It seems that my recent post on Data Protection Officer vacancies not being GDPR compliant within Higher Education has garnered a lot of debate. I wanted to write a post to expand on what is clearly a topic of interest to many.
The EU’s General Data Protection Regulation should not be viewed only as a compliance issue, says Belgium’s minister for privacy.
Many companies have found themselves in an awkward position with respect to compliance with trade sanctions and data protection legislation. Specifically, I’m talking about US trade sanctions, which companies operating in the EU are not generally obligated to comply with under EU or national law. However, the US has set such a wide scope of application for the sanctions that even if a foreign company has only the slightest link to the US, it may find itself subject to the regulations set in the sanctions. A company is typically subject to US sanctions if its parent company is from the US or it has US employees.
The nature of the digital economy is as such that it will force the creation of multi-competent supervisory authorities sooner rather than later. What if the European Data Protection Board would become in the next 10 to 15 years an EU Digital Regulator, looking at matters concerning data protection, consumer protection and competition law, having “personal data” as common thread? This is the vision Giovanni Buttarelli, the European Data Protection Supervisor, laid out last week in a conversation we had at the IAPP Data Protection Congress in Brussels.
The General Data Protection Regulation regulates cross-border processing of personal data. For many organizations, identifying their lead supervisory authority (LSA), the principal EU regulator responsible for enforcement of the GDPR in relation to cross border processing, will be straightforward.
In the first two installments of this series, we described some of the unique characteristics of personal data that problematize efforts to monetize this value-laden asset and then outlined some key steps companies could take to address these challenges. In the third and final installment of this series, we will briefly explore how a new wave of technologies can help companies prepare their data assets.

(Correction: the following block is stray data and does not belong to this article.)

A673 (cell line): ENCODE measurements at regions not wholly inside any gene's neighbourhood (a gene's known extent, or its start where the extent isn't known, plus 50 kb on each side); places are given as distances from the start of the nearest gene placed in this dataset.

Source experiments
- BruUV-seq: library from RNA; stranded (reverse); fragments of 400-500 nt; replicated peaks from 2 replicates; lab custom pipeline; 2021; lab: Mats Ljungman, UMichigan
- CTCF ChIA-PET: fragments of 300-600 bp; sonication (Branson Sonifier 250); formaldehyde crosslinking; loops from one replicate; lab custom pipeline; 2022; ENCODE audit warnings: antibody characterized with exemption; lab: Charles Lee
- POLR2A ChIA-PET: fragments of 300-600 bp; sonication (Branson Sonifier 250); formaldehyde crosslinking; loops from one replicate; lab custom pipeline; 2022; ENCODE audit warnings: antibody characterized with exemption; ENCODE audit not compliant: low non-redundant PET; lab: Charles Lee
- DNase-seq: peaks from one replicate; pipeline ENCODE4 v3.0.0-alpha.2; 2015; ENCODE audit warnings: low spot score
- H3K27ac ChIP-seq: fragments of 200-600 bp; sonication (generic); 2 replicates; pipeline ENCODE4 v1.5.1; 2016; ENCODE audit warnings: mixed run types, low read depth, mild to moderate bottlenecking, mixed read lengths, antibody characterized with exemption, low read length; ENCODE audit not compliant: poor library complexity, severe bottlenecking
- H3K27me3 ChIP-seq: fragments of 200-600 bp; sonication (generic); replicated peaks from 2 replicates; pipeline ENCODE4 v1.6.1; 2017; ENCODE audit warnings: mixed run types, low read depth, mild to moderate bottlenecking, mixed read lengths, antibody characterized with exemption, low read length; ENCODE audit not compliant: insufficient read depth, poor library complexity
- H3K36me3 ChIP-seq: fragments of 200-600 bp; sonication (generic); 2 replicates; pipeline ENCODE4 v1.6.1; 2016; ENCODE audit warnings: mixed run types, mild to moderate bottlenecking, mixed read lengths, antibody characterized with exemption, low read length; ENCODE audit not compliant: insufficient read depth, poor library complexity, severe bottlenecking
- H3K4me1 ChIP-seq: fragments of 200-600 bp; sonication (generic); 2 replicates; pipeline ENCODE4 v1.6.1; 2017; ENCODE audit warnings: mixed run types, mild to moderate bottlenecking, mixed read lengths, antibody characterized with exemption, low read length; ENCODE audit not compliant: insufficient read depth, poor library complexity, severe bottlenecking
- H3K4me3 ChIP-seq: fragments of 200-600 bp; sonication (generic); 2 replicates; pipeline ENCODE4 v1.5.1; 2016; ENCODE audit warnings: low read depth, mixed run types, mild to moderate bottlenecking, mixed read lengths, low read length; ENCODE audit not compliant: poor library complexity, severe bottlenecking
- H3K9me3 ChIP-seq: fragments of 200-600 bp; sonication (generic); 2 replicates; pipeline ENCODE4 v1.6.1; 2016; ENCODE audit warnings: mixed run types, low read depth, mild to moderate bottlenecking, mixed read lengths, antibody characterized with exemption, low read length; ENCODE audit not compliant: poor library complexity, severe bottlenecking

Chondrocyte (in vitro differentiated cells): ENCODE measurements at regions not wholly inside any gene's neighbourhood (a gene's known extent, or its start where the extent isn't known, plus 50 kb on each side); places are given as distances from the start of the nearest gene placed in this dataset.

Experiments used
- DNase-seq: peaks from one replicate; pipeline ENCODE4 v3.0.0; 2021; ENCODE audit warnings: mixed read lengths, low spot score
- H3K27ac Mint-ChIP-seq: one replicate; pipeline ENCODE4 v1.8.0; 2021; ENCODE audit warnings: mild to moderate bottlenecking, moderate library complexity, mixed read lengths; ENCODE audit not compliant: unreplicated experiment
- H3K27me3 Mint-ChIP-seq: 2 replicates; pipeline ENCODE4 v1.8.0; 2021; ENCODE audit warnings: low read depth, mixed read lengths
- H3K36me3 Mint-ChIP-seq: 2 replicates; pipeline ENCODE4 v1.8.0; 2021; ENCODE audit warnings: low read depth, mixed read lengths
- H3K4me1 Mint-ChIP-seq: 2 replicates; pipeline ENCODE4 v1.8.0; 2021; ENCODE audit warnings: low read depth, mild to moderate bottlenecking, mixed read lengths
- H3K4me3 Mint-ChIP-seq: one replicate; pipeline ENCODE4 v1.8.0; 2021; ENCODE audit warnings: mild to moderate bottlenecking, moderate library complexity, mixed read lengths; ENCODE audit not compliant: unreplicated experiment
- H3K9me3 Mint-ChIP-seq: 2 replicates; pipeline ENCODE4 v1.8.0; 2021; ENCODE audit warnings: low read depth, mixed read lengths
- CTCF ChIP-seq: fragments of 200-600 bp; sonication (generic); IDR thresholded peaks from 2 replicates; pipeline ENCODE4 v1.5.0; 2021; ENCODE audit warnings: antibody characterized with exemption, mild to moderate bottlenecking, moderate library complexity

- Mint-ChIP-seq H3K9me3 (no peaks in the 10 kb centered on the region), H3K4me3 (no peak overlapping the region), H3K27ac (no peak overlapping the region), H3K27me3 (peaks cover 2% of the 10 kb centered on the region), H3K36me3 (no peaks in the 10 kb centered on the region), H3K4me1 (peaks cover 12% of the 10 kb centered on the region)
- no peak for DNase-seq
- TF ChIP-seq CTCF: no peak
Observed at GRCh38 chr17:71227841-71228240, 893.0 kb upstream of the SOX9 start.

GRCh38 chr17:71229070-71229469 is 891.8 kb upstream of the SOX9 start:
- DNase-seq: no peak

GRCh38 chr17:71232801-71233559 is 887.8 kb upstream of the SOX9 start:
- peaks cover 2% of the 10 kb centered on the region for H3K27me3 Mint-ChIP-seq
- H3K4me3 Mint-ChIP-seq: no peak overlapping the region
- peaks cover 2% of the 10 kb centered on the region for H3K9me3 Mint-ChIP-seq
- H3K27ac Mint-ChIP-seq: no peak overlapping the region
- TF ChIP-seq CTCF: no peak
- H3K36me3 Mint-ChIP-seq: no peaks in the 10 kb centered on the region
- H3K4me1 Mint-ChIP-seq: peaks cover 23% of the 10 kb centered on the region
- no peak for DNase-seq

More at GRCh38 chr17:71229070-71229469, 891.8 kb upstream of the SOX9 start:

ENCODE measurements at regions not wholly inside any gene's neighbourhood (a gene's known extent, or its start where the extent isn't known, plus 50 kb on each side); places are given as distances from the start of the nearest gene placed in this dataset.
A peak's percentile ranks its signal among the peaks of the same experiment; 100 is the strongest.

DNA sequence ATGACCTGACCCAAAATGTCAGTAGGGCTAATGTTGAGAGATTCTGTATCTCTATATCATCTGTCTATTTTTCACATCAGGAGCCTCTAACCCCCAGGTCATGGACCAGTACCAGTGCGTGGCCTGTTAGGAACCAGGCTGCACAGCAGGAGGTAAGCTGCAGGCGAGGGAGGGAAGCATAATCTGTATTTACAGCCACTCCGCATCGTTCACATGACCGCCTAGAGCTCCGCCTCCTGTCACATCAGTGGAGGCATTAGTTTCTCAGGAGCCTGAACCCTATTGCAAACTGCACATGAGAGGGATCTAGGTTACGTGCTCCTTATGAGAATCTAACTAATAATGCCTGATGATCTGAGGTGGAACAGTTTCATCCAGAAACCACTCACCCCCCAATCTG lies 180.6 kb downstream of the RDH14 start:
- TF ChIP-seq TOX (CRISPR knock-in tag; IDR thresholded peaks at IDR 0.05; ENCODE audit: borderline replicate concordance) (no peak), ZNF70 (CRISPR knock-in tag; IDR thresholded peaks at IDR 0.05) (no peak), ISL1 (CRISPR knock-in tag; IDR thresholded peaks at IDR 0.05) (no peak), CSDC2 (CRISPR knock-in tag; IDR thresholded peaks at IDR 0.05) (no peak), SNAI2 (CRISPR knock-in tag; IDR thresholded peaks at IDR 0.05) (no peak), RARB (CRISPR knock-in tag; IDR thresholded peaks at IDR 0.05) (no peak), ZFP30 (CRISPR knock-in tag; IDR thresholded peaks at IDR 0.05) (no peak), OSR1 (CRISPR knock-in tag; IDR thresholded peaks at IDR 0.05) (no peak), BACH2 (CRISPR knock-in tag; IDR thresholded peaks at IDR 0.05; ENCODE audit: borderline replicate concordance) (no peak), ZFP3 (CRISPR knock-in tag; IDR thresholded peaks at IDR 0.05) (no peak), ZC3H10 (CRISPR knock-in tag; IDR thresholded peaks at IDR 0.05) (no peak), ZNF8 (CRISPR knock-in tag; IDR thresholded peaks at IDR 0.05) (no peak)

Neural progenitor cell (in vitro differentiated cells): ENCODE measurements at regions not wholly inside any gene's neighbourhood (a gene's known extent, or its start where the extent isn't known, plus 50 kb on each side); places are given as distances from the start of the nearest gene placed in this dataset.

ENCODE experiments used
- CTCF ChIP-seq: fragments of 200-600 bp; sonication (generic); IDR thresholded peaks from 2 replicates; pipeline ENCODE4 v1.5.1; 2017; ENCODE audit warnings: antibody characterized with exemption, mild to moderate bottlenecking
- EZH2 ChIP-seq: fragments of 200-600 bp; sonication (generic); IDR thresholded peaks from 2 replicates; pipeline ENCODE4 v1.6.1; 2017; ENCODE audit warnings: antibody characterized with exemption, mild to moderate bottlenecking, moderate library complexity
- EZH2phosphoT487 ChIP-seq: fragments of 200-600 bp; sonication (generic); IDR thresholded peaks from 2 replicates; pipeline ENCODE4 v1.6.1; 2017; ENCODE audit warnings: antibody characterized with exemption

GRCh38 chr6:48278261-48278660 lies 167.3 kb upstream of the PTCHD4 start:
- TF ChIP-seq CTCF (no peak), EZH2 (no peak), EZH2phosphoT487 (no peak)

Source: Your data monetization tool box
The General Data Protection Regulation regulates cross-border processing of personal data. For many organizations, identifying their lead supervisory authority (LSA), the principal EU regulator responsible for enforcement of the GDPR in relation to cross border processing, will be straightforward. For others, with data decision-makers in various parts of the EU or with decision-making power regarding data taken outside of the EU but processing data affecting individuals in multiple Member States, it will not be.
In the Netherlands there are a wide range of insurances, and they generally concern goods, capital or people. In case the insured object is a natural person, for some insurances, the payment depends on the health or death of that person. Examples are life and disability insurance. Part of the acceptance process of the concerning insurer is a health assessment. The professional responsible for the assessment at the insurer is called the medical advisor.
As we previously reported, this October, the EU Commission released its report and accompanying working document on the first annual review of the EU-U.S. Privacy Shield framework. On November 28, 2017, the Article 29 Data Protection Working Party adopted an opinion on the review.
At its 113th plenary meeting held on Nov. 28, 2017, in Brussels, the Article 29 Data Protection Working Party adopted its EU-U.S. Privacy Shield Report , which renders an opinion on the annual review of Privacy Shield recently conducted by the European Commission and the U.S. Department of Commerce.